Understanding the relationships among organisms is crucial to providing a basis for exploring how genes and species evolve. Phylogenetic analyses provide keys to finding out not only how genes acted in the past, but how they are working today. Arguably, the most powerful aspect of this discovery is the ability to predict how they might act in the future. The names we give to organisms become the language of evolutionary science – we need to be able to communicate standard nomenclature so that we all know with precision the subject matters under discussion. Phylogenetics informs that nomenclature at every turn, giving us a robust system for communicating what we know, and about what organisms. Furthermore, just as the space program produced untold numbers of spin-off technologies now commonplace, algorithms, logic systems, and protocols used in phylogenetics have spun off techniques and software used extensively in other fields. Phylogenetic trees have become instrumental in epidemiology, particularly in tracing the origins of pathogens, and even suggesting treatments through knowledge of how these have worked against related pathogenic organisms. Public health policy and emergency response are greatly informed by knowing organismal relationships. Similarly, phylogenies have been used in the courtroom to trace relatedness of victims and perpetrators alike, to trace food contaminants, and assess paternity/maternity issues. Conservation genetics and evolutionary relatedness are increasingly a part of environmental assessments and determinations of policies towards preservation of the world’s biodiversity. These challenges loom ever larger as we move into an uncertain future of extinctions caused, for the first time, by a single species: us.
Rich Mooi, Curator of Invertebrate Zoology & Geology, California Academy of Sciences, San Francisco, California
What is a typical day like?
As an evolutionary biologist who works out of a university-based natural history museum, nearly every day is different. During the academic semesters, I may teach undergraduate or graduate classes a few times per week. On a roughly weekly basis, I meet with both undergraduate and graduate students, as well as postdocs, working in my lab. I oversee our staff working in the scientific collections of amphibians and reptiles, including approving access to and loans of specimens. One important aspect of the role of curator is to act as a steward for our scientific collections and work to maintain and grow their impact on the research and educational communities. Usually a few times each week, we receive queries from the general public asking for assistance in identifying local species. In addition, we are writing and revising scientific papers and grants, conducting analyses, collecting data, and more. Last, during a typical day, I drink a lot of coffee.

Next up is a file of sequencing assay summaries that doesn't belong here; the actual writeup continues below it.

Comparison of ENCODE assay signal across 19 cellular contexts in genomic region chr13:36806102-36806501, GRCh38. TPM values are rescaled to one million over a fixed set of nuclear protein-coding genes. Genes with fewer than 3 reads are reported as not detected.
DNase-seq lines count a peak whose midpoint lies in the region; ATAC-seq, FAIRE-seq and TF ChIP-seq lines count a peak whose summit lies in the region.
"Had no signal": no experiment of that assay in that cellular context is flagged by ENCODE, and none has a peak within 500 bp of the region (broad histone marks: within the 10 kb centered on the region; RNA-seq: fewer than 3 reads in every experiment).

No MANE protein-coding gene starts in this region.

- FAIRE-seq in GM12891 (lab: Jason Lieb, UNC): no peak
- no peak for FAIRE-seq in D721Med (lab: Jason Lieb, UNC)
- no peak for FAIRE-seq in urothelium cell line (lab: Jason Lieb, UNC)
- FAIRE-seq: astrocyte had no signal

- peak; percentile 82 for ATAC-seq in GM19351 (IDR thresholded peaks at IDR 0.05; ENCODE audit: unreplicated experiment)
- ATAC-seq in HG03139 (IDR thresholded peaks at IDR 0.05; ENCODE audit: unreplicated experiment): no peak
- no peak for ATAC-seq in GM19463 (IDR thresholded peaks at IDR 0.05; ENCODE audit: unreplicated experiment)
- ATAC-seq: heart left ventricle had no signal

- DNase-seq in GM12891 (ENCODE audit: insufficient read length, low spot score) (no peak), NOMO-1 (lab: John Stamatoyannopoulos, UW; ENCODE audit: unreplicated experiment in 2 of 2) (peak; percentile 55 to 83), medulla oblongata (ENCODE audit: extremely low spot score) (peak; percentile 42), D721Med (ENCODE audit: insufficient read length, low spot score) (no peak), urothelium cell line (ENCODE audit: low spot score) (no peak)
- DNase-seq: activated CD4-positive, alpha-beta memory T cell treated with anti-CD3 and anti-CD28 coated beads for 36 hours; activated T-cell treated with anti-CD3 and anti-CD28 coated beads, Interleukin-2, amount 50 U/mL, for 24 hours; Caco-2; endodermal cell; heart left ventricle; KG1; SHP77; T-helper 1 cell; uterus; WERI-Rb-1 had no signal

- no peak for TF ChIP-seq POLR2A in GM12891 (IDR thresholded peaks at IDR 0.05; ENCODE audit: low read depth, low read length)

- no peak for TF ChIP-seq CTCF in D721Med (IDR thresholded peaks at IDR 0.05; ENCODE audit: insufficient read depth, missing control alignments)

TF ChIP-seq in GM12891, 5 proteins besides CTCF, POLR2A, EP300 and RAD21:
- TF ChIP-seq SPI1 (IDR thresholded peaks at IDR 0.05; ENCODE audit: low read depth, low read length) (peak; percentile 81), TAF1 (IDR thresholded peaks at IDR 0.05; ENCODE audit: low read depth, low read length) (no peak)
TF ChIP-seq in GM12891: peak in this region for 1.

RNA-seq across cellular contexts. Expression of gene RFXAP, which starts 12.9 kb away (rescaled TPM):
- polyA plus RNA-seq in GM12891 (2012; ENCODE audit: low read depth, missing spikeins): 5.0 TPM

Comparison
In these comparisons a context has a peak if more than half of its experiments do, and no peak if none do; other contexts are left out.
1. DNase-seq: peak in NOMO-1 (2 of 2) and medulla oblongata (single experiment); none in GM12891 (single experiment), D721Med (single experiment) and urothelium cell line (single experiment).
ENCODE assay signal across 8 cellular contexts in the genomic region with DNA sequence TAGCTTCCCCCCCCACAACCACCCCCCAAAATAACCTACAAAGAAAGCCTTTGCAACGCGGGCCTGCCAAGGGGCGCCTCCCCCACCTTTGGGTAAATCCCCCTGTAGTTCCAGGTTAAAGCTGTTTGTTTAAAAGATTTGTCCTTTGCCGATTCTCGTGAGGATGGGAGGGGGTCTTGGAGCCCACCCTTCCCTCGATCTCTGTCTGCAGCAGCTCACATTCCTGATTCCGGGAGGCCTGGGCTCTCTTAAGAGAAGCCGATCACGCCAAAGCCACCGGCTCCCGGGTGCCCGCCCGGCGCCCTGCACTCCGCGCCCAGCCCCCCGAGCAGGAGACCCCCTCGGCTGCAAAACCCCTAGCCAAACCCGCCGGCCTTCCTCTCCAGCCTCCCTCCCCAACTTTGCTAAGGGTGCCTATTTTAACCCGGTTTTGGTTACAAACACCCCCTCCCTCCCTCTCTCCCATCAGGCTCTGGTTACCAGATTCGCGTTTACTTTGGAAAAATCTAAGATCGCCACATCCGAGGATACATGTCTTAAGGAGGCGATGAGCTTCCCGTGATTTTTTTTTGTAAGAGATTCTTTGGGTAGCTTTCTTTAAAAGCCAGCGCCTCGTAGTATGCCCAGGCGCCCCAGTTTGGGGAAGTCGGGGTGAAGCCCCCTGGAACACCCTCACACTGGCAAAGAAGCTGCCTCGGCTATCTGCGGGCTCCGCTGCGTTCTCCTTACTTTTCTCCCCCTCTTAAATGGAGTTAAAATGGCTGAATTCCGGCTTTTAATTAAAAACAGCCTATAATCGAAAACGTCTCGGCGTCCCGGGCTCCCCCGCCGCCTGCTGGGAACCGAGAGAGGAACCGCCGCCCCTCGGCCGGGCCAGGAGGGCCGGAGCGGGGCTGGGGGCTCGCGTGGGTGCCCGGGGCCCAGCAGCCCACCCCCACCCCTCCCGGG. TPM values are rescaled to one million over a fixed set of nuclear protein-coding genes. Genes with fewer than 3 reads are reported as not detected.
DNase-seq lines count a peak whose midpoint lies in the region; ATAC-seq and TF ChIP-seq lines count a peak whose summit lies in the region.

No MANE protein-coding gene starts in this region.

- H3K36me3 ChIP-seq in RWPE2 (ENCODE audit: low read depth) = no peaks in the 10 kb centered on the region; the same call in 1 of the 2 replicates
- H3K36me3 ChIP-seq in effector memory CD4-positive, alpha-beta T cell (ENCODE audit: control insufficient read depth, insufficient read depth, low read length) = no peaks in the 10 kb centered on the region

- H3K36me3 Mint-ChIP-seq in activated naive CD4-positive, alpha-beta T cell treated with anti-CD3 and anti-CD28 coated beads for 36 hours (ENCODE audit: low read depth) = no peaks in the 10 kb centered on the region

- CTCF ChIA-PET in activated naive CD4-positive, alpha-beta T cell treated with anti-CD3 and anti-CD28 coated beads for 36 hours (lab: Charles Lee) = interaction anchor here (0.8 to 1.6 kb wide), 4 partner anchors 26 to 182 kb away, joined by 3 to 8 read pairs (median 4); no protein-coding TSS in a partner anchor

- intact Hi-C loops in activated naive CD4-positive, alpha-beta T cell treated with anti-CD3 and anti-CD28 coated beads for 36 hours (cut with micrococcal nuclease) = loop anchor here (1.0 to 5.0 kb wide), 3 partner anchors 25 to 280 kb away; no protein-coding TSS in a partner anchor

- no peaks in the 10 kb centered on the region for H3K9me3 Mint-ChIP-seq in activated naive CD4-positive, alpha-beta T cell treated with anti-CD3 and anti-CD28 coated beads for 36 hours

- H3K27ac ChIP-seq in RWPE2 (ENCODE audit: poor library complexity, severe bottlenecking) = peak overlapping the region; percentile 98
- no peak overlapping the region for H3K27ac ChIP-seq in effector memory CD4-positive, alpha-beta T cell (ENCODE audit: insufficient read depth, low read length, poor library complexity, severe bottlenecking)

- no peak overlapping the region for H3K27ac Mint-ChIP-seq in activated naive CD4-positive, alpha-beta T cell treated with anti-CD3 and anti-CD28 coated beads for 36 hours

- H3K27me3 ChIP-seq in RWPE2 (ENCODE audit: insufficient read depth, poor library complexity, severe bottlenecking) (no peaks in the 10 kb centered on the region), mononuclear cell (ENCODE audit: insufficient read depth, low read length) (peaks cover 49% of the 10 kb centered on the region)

David Blackburn, Associate Curator of Herpetology, Florida Museum of Natural History, University of Florida, Gainesville, Florida
What other jobs are there in phylogenetics and comparative biology besides those in academia or research labs?
A background in comparative biology is excellent preparation for work in outreach, education, and natural resource management. Several students who trained in my lab as undergraduates now work in outdoor environmental education; this work requires a knowledge of and passion for organismal diversity, as well as the skill to locate and identify animals and plants in natural settings. Another common career path is to work for an agency such as the National Park Service or Department of Natural Resources. Finally, the writing and computational skills that one develops while working toward a degree in phylogenetic and comparative biology are eminently transferable – for example, to a career in science journalism or one of the many industries in which bioinformatics is becoming increasingly important.
Sarah Boyer, Associate Professor of Biology, Macalester College, St. Paul, Minnesota